Author(s): Halder RM, Bang KM
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Abstract Skin cancer is rare in blacks compared with whites in the United States. The most common form is squamous-cell carcinoma, not basal-cell carcinoma, as it is in whites. Sunlight does not appear to be an important etiologic factor in skin cancer in blacks, as most lesions occur on covered areas. Malignant melanoma is low in frequency but commonly affects acral areas and has a poor prognosis. Mycosis fungoides and dermatofibrosarcoma protuberans appear to have a high frequency among skin cancers. Squamous-cell carcinoma, malignant melanoma, and mycosis fungoides have a relatively high mortality rate in blacks. Bowen's disease and Kaposi's sarcoma occur in blacks but are rare. As there is a high frequency of squamous-cell carcinoma of the skin in blacks, prevention and early detection should benefit the patient. Considering the difficulties encountered in applying epidemiologic methods to skin cancer on a national scale, etiologic studies should be conducted in carefully selected areas. Future investigations of skin cancer in blacks should include an examination of risk factors such as burns, trauma, and diet and familial and immunologic aspects as well.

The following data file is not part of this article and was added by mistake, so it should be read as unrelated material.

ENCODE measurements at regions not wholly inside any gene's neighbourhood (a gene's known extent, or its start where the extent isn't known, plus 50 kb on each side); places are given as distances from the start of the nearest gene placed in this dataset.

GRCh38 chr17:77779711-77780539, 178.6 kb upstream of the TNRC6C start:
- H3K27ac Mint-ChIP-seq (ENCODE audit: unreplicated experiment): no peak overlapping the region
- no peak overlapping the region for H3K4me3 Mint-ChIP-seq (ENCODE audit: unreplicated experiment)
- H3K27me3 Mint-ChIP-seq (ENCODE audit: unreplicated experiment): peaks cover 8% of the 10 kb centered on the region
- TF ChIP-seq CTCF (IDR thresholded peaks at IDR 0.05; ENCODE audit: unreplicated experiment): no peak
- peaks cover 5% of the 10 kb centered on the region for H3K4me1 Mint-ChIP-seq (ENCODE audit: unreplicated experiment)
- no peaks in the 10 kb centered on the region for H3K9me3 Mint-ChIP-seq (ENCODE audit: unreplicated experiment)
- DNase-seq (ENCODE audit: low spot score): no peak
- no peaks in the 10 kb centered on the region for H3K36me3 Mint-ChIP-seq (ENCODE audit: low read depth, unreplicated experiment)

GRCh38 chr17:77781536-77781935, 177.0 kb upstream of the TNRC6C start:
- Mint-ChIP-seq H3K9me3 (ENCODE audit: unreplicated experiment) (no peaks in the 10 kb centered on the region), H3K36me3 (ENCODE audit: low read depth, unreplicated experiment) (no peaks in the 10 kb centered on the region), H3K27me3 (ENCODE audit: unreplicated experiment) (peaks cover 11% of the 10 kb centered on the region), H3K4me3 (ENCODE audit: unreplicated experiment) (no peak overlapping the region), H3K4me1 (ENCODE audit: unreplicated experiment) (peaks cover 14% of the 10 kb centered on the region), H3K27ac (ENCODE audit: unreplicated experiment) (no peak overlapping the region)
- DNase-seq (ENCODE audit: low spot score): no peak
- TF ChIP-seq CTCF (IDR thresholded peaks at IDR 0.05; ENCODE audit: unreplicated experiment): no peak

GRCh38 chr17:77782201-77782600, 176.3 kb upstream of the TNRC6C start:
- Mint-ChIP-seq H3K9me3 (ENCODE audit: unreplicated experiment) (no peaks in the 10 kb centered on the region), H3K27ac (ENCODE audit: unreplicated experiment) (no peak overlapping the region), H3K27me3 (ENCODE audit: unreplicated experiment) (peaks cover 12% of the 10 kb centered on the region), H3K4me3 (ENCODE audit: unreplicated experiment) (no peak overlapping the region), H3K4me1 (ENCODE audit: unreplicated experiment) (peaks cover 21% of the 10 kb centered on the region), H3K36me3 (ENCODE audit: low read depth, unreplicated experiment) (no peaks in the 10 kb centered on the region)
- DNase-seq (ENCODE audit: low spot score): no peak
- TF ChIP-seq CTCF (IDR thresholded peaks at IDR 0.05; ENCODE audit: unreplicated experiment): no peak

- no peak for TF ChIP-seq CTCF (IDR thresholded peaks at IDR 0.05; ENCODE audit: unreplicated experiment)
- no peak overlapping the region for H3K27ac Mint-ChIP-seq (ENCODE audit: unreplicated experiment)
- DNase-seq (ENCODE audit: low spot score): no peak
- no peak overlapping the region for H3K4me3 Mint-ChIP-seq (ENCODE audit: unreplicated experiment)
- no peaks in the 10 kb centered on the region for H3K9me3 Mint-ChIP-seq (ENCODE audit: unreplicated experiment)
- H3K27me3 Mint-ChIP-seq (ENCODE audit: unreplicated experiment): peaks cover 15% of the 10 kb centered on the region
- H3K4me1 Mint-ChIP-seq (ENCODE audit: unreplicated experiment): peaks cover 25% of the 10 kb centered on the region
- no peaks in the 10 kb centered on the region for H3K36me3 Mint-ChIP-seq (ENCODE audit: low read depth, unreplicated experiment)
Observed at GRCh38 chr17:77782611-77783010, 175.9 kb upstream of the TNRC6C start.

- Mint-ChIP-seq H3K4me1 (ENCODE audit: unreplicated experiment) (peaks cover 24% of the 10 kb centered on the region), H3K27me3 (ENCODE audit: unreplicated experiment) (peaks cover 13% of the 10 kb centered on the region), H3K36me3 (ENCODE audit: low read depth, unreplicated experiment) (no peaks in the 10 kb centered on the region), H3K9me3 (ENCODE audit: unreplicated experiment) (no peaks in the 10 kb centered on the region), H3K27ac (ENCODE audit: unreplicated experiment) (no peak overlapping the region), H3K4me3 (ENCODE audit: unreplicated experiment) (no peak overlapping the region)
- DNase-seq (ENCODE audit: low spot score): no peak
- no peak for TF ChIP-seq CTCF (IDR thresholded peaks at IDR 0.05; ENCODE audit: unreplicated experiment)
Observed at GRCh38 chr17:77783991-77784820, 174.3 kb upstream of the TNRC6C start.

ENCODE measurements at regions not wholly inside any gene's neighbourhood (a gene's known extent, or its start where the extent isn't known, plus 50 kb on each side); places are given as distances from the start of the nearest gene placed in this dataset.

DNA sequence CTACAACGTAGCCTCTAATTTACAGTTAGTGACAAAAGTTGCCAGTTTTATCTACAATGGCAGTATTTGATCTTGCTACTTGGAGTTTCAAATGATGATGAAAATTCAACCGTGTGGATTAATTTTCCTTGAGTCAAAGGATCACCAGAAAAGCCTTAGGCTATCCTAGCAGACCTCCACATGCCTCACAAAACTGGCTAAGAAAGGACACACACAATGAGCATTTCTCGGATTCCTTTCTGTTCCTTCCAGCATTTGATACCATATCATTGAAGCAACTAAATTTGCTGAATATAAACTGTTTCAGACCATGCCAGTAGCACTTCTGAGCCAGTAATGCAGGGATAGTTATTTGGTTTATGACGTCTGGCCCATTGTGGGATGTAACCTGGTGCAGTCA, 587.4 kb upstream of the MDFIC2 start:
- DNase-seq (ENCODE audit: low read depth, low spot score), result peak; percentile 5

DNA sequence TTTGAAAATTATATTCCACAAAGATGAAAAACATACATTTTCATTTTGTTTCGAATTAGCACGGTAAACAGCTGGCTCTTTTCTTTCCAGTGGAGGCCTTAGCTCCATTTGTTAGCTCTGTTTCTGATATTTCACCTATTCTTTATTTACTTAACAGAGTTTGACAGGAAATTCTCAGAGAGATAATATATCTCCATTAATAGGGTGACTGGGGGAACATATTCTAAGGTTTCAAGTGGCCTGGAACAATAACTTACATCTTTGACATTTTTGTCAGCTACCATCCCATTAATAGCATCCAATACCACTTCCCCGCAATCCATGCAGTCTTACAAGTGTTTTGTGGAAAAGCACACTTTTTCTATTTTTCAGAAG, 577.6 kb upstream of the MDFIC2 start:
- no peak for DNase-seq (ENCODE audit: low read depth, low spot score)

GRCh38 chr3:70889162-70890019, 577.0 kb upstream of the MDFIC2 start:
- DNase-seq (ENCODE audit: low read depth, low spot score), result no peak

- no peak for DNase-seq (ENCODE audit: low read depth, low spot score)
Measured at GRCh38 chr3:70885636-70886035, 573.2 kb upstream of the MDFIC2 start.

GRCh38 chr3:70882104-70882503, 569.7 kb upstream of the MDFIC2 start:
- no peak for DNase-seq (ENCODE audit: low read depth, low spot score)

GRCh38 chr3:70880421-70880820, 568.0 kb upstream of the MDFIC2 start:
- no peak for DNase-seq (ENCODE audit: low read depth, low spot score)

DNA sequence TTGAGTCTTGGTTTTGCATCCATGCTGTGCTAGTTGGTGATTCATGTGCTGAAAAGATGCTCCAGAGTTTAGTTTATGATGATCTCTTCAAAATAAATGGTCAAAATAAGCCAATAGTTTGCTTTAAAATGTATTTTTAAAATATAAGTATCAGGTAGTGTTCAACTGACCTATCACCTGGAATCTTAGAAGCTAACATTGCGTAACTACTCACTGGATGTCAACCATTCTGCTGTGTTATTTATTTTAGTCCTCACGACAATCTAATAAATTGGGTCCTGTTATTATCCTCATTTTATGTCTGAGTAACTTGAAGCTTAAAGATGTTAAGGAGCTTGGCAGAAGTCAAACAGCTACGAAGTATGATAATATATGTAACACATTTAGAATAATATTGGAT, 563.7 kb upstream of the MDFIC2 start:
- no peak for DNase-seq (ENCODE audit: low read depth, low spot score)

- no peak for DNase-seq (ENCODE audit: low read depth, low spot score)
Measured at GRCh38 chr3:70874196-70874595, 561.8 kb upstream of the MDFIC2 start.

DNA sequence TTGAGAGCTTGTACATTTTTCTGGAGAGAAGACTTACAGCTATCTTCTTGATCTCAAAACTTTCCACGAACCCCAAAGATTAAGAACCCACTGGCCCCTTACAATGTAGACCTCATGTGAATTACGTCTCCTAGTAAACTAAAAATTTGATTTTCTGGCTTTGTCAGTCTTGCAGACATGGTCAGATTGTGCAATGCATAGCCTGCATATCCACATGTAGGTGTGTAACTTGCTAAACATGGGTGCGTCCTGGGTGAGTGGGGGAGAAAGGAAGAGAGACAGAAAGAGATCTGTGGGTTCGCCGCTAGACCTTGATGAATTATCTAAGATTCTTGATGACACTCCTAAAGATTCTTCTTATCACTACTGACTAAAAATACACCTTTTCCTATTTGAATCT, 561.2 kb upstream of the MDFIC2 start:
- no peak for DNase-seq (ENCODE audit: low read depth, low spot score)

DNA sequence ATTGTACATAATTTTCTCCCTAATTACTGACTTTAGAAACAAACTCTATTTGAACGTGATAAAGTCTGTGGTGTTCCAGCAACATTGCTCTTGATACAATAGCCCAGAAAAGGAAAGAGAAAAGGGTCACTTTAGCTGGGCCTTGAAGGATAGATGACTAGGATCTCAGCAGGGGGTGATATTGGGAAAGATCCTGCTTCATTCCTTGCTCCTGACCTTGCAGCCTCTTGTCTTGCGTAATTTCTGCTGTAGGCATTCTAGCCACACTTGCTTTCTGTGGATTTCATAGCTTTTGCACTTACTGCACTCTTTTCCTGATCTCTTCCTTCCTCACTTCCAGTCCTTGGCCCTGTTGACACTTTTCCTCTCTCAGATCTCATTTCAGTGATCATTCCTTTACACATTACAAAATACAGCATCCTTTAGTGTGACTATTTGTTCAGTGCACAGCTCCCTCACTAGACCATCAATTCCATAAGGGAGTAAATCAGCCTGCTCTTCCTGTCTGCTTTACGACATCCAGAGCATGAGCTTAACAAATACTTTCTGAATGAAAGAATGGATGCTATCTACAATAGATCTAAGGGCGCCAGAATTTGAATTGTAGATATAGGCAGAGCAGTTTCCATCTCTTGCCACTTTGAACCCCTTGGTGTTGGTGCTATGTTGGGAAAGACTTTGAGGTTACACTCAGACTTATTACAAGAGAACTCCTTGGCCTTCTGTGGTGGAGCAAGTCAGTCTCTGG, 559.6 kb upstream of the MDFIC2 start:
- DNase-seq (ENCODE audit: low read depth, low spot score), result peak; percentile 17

This article was published in Dermatol Clin
and referenced in Journal of Pigmentary Disorders